Mergers and Acquisitions are a big deal in the finance world and create a lot of buzz (just like a rumoured marriage). They are a tedious process and can sometimes take years to materialize. But not all mergers last, a few of them end bitterly leaving both companies distressed. Here’s a quick understanding of the different mergers and acquisitions.
What are Mergers & Acquisitions or M&A’s ?
Mergers are when two companies unite to benefit one another, like Idea merging with Vodafone, to compete with the cheap data plans offered by Jio. Mergers usually happen between two companies equal in size, profits or operations. While acquisitions, though used interchangeably with mergers, have a slightly different meaning. An acquisition is when a large company buys a part or whole of a smaller company like Facebook bought WhatsApp.
What are the different types of mergers & acquisitions?
Companies merge or acquire other companies for entering new markets, for expanding their product line or even for eliminating competition. Depending on the reason they can be classified as follows
#1. Horizontal Merger
Here two companies working in the same industry merge to eliminate competition. Example – Lipton tea merging with Brooke Bond tea. They both work in the tea industry and their merger led to a stronger entity.
#2. Market Extension Merger
Here two companies from the same industry, but different markets merge to increase their customer base. Example – Jimmy Choo and Micheal Kors, both are from the fashion industry. Jimmy Choo is a Japanese brand, and Micheal Kors is an American brand. Their merger helped each brand gain access to customers from different countries.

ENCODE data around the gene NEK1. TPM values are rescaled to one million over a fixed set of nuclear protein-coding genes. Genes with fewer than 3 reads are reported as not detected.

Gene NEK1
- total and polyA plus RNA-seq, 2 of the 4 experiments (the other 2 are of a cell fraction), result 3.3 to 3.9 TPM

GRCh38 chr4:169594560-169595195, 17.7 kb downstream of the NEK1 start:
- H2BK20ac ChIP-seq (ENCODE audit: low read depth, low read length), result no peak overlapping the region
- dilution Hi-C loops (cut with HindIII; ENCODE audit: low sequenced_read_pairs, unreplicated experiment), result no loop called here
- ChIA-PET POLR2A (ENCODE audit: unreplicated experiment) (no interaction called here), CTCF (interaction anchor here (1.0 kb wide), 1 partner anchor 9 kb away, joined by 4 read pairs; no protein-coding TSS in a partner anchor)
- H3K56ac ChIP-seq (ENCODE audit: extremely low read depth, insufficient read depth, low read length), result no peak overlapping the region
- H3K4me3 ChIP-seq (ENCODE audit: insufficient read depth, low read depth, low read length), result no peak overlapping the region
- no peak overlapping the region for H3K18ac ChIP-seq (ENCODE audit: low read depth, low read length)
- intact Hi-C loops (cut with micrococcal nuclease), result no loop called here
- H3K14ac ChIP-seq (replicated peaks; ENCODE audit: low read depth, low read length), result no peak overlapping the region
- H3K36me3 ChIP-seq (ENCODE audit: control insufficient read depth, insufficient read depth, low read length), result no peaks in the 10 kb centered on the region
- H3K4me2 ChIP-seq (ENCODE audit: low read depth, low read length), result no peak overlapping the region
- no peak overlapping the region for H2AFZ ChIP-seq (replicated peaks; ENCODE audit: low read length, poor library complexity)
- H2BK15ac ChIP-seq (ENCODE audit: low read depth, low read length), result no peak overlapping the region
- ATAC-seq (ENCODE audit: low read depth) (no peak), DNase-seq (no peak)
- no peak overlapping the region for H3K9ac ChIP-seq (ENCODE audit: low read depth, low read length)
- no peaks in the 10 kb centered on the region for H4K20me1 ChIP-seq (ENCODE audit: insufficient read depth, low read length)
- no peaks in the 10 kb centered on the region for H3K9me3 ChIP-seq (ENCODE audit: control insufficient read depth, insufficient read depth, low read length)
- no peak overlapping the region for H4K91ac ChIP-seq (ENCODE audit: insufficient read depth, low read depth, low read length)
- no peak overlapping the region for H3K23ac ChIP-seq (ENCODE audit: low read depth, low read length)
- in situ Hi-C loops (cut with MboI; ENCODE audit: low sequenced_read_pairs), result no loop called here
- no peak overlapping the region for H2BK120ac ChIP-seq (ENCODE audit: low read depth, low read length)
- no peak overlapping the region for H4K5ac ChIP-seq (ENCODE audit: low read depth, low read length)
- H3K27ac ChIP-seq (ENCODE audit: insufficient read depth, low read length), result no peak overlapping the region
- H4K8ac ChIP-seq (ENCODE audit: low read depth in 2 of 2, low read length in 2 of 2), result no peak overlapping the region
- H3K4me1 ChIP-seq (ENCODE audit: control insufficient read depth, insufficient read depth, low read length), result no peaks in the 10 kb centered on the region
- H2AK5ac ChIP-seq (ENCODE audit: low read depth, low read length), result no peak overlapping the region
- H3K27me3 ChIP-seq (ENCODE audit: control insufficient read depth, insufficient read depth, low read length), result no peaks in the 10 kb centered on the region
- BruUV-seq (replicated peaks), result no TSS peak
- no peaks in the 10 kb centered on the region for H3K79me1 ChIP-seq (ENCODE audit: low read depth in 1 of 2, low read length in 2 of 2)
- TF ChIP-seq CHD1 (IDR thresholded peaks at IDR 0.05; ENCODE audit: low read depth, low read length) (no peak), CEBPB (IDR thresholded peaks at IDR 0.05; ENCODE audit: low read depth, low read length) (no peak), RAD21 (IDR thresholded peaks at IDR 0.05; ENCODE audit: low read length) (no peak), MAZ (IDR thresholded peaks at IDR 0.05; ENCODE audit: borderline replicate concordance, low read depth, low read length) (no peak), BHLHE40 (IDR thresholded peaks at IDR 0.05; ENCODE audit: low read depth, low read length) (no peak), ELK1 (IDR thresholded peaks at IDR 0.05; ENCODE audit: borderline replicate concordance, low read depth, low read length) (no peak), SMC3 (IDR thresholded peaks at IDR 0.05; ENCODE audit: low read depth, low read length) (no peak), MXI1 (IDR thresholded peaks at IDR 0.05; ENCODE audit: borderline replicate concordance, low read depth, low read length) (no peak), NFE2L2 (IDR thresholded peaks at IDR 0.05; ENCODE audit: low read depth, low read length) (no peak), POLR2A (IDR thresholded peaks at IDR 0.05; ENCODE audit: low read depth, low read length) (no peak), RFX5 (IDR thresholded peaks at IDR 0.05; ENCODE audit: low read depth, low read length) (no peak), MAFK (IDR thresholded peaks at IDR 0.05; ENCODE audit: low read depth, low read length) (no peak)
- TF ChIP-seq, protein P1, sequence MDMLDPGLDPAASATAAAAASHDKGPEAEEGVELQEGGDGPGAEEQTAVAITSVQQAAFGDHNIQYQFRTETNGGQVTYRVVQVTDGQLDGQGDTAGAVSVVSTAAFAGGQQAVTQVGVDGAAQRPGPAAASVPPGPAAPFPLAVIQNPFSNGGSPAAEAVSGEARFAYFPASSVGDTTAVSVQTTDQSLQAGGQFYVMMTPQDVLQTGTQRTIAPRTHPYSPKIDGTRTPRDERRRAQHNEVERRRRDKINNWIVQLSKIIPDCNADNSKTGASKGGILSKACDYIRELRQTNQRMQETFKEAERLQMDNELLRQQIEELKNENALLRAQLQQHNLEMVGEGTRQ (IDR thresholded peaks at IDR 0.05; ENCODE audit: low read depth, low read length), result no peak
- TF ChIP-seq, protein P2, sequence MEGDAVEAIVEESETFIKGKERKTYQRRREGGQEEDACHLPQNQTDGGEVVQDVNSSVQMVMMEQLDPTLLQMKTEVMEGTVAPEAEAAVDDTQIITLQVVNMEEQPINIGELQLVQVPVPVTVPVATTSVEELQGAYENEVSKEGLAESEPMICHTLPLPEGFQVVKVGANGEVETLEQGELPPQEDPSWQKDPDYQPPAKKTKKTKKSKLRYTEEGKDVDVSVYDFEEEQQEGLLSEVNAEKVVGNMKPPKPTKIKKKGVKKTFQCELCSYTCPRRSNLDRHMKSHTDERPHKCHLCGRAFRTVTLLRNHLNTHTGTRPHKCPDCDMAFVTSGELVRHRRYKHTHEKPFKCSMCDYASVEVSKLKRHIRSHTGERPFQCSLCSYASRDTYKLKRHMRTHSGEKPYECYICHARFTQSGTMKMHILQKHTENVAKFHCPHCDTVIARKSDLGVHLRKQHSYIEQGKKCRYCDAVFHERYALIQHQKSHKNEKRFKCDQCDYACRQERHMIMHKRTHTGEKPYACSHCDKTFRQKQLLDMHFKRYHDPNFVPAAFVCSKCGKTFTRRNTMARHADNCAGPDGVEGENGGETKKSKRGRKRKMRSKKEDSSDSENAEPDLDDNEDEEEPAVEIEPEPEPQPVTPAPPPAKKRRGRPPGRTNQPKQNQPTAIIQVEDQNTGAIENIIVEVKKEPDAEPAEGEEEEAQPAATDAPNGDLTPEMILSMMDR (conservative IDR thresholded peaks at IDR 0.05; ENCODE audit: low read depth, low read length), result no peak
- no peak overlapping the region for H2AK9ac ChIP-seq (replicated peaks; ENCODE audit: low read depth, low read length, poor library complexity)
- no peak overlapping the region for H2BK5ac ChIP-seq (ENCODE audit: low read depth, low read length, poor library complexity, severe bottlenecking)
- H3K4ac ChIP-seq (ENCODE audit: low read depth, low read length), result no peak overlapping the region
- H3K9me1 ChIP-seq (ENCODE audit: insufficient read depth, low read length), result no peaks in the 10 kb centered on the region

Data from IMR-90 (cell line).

#3. Product Extension Merger
Here 2 companies merge to expand their product line so that they can earn more profit. Example – Facebook and Instagram both are in the social media space and their merger has helped eliminate competition.
#4. Vertical merger
Sometimes companies merge with their supplier company or even with their distributor company to fasten processes and achieve better results. This is a vertical merger and its done to increase synergies (synergy means value and performance of two companies combined is greater than their individual identity) between two merging companies. Think of a cone supplier merging with an ice cream maker.
Example – Reliance and Flag Telecom. Reliance a telecommunications company took over FLAG which was a leading provider of international wholesale communication services
#5. Conglomerate merger
Here two companies from completely unrelated sectors merge to expand their respective business further. Example – Pepsi-Co and Pizza Hut. One is a beverage company while the other is a restaurant.
The Happily Ever Afters
Few Successful Mergers & Acquisitions
1.) Disney & Pixar
The merger between Walt Disney and Pixar has been a successful merger for both. Even before their merger, the movies they produced together like ‘Cars’ had been a success. That’s why a merger made perfect sense for them.
2.) Jabong & Myntra
Myntra, an e-commerce company owned by Flipkart acquired Jabong from Global Fashion Group for a sum of US$ 70m. This deal was done to compete with other e-commerce sites like Amazon (United States) and Alibaba (China).
3.) Airtel & Telenor
Airtel which is under immense pressure due to decreasing customers and falling revenues is trying hard to stay afloat. Their merger with Telenor India will give the company resources to fight against Reliance Jio and Vodafone-Idea.
The Corporate Divorces
Few Not So Successful Mergers & Acquisitions
1.) Mattel & The Learning Company
Mattel in 1999 wanted to enter the educational software market by merging with almost-bankrupt, The Learning Company. But in less than a year after the merger The Learning Company lost $206 million, bringing down Mattel’s profit as well. By 2000, Mattel ended up losing $1.5 million a day and its stock price went on falling. Eventually, they sold the Learning Company, but Mattel had to lay off 10 per cent of its staff to cut costs.
2.) eBay & Skype
eBay bought Skype for $2.6 billion in 2005, but because of the differences between them and the inability to integrate their technology, they had to sell the company four years later for $1.9 billion.
So mergers are just like marriages some could fail while some have their happily ever afters! If you want us to decode any big merger that has been all over the news, comment and let us know and we will decode it for you!